Angela Meyer – Consequence

A breathe of new life into Western music, Consequence takes on a landscape as untamed and romanticized as the American West itself.


A storyteller with a passion for her listeners, Angela pulls in the crowd with a sweet voice and brutal honesty. She knows what it means to be out in the audience, her earliest memory is dancing in a smoky tent while her mama sang on stage at the Iowa State Fair. Even before she could talk, Angela sang along with the radio and listened to the record player in her grandparent’s home. They introduced her to country music and gave her a guitar for Christmas. Compared to her 10 year old self, the guitar was so large she laid it flat across her lap to learn three chords. Angela has never strayed far from those three chords and the truth, finally picking up the guitar to accompany her songwriting at 15. Music has always been her favorite escape, and at just 16 years old she landed her first paid gig to start sharing her songs from the stage.

In her now 25 years of life, Angela has witnessed many changes to “country music” and how it is defined. Angela sees it as the fans speaking up about what’s getting radio play lacking authenticity. Listeners don’t need to be educated on music theory or the music industry to know what they are hearing is over-produced & under-thought. In a world more concerned about image than content, Angela boldly offers authenticity in her artistry. She does not give a second thought to the fact that she is a young woman; she just delivers her intention with conviction. Each person she encounters lends inspiration that only a hundred lifetimes could give. That translates to writing that paints a whole picture of the human experience, wisdom far beyond her years.

Angela is taking her lifetime dream of being a country music artist and turning it into her lifestyle. Her goal is to make music her career and help people along the way. Currently, she is finishing up her first album, Consequence, to be released April 21st, 2018. She performs live shows across the country at cowboy poetry gatherings, western events, and other events. Along with playing live shows, she also posts videos to her YouTube (angelacmeyer) and Facebook (angelameyer23) every Thursday.

Wood & Wire – North Of Despair

You can’t rightly say that bluegrass bands have never gone out of style, but they’ve certainly never gone away – even if they’re not as popular as they once were. Wood & Wire is a band that will make you glad bluegrass has never gone away.

It doesn’t take long to realize that this is traditional bluegrass. “Eliza” is a song that features some amazing picking – just like you hear from classic bluegrass acts like Ralph Stanley and The Clinch Mountain Boys. If the picking in this song doesn’t get you stomping your feet, it’s hard to know what will. The vocals also bring classic bluegrass to mind. It’s hard not to think of “Black-Eyed Susie” when you hear the chorus of this song.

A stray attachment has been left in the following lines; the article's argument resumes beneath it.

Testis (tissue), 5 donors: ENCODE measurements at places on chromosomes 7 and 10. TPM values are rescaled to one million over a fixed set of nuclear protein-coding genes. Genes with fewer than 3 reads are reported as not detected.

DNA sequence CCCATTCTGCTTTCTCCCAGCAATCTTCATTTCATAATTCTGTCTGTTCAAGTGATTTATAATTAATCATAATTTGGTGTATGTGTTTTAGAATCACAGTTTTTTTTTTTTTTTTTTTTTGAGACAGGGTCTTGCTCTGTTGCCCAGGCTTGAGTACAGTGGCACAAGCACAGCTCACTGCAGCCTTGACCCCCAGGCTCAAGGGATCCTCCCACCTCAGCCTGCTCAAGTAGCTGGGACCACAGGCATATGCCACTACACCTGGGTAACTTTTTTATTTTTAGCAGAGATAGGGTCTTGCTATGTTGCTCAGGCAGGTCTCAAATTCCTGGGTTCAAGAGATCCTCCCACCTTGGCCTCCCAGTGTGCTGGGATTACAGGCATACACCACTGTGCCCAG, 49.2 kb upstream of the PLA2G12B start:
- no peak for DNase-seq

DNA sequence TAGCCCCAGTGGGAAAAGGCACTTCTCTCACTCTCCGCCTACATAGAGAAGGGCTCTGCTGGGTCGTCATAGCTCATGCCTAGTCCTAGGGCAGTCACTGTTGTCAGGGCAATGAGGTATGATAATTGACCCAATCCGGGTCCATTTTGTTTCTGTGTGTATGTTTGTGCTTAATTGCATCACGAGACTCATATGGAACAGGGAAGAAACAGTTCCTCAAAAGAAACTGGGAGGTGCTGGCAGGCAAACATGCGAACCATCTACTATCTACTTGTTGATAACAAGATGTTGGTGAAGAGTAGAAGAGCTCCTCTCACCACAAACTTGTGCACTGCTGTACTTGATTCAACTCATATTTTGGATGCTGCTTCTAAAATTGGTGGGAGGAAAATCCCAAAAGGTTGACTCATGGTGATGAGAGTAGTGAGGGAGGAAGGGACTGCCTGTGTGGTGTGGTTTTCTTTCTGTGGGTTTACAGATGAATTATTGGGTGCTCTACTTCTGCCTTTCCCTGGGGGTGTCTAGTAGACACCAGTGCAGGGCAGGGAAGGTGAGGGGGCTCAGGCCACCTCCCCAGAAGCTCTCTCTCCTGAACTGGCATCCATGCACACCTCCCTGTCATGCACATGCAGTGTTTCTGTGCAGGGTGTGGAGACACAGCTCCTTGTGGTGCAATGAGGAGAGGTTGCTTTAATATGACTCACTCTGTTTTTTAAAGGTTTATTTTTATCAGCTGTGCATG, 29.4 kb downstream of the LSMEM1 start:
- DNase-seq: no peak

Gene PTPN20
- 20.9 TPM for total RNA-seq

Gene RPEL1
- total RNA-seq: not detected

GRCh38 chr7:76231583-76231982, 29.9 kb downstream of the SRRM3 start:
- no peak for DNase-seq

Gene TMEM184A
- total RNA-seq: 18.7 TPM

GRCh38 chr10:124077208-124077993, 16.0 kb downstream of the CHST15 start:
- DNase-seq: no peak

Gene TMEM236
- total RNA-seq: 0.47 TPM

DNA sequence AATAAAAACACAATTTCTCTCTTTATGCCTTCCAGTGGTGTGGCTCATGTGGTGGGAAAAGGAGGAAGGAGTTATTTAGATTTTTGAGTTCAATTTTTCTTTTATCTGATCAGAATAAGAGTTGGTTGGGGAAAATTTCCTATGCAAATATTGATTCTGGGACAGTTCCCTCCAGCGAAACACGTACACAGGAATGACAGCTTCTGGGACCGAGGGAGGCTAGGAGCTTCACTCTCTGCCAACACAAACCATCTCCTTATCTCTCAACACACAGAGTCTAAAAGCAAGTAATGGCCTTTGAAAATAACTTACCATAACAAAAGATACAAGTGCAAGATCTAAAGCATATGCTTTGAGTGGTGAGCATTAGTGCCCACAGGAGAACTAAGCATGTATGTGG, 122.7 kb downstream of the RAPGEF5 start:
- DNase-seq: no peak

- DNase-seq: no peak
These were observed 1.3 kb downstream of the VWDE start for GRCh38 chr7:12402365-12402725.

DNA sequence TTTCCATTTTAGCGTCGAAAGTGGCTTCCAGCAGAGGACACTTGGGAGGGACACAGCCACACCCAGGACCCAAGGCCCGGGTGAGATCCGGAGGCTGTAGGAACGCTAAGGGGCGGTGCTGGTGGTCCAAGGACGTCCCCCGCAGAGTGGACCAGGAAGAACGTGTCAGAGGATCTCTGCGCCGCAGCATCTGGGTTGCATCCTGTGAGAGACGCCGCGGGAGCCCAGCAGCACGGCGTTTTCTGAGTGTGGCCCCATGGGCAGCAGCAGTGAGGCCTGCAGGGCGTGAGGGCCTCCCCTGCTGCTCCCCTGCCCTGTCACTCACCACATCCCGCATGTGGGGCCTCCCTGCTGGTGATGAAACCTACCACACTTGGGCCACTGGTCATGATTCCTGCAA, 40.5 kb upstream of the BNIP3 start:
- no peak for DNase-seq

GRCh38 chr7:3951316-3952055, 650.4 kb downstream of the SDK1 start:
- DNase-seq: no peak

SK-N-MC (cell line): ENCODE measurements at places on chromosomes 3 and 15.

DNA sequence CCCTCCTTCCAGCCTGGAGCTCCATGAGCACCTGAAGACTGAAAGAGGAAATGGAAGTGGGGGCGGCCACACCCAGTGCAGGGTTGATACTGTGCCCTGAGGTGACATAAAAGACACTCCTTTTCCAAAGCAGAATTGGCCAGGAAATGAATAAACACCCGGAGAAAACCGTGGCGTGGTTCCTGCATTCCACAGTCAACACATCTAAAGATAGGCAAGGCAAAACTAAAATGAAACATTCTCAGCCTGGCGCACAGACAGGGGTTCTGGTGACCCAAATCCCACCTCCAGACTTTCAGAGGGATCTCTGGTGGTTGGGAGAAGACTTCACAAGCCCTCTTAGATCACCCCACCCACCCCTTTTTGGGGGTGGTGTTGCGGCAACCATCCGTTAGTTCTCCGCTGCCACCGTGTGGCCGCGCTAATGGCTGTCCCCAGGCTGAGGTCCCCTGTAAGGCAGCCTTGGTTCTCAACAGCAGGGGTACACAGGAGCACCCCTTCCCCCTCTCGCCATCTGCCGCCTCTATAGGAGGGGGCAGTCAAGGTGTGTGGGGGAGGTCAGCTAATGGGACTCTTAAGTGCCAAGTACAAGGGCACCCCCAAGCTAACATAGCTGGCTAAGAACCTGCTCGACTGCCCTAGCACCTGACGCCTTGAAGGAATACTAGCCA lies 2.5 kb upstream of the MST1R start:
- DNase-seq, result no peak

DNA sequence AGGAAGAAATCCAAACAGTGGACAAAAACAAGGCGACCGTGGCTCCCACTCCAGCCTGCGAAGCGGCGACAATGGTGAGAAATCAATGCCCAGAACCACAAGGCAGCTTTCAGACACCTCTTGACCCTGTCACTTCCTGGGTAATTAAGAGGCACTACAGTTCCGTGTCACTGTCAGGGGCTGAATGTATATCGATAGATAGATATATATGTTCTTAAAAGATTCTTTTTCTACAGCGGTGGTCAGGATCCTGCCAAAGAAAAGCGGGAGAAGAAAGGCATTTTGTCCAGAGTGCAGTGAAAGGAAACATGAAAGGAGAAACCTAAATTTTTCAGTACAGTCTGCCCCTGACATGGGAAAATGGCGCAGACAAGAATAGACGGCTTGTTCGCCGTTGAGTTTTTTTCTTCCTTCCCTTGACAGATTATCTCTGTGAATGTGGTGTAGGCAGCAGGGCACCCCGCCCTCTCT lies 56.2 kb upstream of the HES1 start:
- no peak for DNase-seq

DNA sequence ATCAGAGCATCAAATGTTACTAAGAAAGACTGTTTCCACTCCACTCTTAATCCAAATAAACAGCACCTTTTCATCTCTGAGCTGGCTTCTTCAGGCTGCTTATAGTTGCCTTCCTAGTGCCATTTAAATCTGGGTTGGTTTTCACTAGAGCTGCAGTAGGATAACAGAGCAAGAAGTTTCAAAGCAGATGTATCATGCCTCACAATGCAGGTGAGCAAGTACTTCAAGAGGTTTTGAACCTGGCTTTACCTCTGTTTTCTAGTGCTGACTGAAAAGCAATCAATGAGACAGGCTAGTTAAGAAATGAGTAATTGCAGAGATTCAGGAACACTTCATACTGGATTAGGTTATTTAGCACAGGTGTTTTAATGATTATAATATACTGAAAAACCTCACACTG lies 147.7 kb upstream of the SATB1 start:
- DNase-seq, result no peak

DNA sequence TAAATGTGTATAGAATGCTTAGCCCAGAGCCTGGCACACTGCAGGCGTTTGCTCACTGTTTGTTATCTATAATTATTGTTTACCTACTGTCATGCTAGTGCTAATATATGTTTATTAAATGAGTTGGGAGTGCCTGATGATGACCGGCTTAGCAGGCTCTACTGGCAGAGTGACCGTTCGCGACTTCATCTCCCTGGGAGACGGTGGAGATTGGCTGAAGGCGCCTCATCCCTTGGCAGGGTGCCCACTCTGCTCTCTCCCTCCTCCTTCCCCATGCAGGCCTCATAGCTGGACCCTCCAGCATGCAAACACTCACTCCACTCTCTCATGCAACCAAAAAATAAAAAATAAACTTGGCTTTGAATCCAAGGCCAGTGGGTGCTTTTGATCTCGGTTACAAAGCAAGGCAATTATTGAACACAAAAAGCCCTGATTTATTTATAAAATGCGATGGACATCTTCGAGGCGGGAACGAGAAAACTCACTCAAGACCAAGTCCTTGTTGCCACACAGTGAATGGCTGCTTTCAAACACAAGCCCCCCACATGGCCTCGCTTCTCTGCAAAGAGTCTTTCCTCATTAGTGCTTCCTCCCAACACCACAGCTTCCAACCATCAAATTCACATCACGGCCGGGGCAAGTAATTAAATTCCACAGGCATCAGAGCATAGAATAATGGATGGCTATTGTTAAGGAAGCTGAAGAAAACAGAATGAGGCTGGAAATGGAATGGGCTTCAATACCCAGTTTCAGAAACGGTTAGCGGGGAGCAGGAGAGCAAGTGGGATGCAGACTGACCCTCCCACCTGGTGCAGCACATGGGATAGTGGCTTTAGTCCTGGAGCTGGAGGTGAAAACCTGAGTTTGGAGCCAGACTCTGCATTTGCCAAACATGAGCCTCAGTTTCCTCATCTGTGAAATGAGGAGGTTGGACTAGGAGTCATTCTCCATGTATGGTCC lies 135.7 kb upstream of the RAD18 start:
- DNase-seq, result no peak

One thing that has always been a staple of bluegrass is an instrumental song that allows all the band members to showcase their considerable skills. “Summertime Rolls” is one of the instrumental songs on this album, and you can’t help but be impressed with the picking. When you listen to the banjo and mandolin in particular, it’s hard to imagine fingers moving that quickly. Meanwhile, the bass player drives the song with a thumping bass line. Don’t be surprised if you’re out of breath just listening to this one. “Wingding” is another instrumental showcase for the band, It may not be as fast in tempo as “Summertime Rolls”, but it still shows what all the band members can do. It’s pretty difficult to stay still when you hear this one – especially when you hear the bass line.

“Just Don’t Make ’em” is another song that is incredibly impressive. The lyrics are about someone’s dad who would fix any broken thing by himself, and another man that built his own house by himself. As good as the lyrics are, the banjo is really the thing that grabs your attention. Throughout the song, Trevor Smith plays at a speed that is hard to comprehend. Even without seeing his hands, you know they were moving at an incredible speed when this song was recorded.

Like most traditional bluegrass, this album features a lot of short songs. It contains 11 songs, but only lasts for 39 minutes, which leaves you wanting more of the amazing picking and harmony vocals. If you’re a fan of bluegrass, this is an album you should add to your collection.

Jeremy Parsons – Things I Need To Say

“Things I Need To Say” has Jeremy Parsons embark on a great journey, with a tender folk style informing the entirety of the album. Details matter a great detail from the tenderness of the fiddle to the reassuring vocals that grace every track. Best of all the entire album comes together as a great story, with each song yet another chapter. Lyrics emphasize the daunting demands that life often requires in order to truly excel. Opting for such a style the colorful rush of melody and rhythm further adds to the soothing nature.  Stylistically the pieces are rooted in folk, with elements of chamber pop, country, rock, and even the blues coming into a singular whole.